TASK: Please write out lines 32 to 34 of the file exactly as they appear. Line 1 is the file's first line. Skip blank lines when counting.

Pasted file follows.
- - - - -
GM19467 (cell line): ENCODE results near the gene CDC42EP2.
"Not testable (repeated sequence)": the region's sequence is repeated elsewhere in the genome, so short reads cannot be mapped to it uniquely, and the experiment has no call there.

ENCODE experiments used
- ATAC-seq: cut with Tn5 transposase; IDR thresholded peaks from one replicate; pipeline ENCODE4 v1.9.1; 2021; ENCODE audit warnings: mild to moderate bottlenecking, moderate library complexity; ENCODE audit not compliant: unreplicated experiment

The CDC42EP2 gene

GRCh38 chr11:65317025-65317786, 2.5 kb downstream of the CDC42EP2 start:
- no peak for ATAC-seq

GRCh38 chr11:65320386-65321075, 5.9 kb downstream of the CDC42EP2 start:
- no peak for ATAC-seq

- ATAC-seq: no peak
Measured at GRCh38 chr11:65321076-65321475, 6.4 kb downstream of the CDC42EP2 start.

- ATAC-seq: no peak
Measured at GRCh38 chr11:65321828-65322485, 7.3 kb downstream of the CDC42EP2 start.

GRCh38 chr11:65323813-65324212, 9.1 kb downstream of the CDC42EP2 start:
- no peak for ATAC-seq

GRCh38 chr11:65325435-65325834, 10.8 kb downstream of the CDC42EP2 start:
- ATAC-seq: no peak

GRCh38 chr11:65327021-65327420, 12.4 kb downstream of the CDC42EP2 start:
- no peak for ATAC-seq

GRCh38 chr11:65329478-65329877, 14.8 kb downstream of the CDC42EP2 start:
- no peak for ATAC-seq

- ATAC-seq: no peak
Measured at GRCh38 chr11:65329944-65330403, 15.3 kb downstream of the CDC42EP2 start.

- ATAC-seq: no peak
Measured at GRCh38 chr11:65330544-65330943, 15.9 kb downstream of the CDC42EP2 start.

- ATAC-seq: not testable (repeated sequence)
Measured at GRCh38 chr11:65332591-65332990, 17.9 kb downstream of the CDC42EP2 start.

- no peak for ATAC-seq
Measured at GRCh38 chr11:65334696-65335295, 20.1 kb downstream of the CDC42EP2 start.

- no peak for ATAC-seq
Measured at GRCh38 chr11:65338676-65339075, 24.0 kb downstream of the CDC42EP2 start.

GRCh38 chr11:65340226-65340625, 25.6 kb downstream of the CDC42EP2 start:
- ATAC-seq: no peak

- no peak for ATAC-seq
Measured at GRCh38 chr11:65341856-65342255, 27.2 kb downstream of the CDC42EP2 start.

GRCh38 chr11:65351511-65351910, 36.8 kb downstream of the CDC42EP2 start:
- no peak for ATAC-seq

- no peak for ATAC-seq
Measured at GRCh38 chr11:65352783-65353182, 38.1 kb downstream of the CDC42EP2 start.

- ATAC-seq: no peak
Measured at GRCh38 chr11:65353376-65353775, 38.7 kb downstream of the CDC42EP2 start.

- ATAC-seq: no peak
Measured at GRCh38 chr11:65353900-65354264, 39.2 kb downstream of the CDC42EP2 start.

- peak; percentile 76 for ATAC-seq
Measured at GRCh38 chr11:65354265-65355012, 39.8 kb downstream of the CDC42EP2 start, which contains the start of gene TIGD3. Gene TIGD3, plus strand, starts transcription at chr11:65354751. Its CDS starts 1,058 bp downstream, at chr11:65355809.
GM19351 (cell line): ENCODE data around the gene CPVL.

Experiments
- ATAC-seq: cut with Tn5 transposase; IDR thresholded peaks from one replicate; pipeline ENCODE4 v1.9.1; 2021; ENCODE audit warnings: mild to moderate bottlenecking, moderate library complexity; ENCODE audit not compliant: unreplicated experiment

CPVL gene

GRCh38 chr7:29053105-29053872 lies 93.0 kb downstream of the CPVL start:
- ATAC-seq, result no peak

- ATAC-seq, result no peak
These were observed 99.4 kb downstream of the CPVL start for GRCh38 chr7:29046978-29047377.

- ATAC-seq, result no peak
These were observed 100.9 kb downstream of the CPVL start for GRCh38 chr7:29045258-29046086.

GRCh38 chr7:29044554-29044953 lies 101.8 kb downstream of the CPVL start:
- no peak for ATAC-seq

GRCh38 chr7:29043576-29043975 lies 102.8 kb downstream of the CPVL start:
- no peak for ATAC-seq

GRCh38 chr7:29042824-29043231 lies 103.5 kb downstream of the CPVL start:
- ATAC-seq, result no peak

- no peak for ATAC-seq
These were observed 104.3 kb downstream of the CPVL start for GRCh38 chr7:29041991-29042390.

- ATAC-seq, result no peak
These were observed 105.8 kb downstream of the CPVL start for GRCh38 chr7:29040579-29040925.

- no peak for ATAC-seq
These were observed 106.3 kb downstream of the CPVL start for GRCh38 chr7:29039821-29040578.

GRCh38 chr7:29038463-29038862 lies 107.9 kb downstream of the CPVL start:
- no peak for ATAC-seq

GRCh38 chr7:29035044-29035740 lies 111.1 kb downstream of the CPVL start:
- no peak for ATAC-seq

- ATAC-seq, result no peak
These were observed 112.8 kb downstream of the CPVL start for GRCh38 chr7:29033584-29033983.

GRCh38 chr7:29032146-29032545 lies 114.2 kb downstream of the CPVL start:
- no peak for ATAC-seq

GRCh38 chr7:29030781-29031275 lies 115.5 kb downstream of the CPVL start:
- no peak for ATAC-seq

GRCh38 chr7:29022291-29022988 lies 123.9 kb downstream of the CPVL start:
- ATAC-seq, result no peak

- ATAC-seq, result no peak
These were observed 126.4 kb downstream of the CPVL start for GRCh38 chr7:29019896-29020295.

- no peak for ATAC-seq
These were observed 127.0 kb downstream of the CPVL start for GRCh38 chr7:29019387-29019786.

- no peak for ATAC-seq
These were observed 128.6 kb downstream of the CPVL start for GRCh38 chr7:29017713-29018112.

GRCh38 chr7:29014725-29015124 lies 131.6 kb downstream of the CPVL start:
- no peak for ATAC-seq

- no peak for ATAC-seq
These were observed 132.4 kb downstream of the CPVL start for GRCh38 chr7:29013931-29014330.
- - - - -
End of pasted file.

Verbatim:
GRCh38 chr11:65340226-65340625, 25.6 kb downstream of the CDC42EP2 start:
- ATAC-seq: no peak

- no peak for ATAC-seq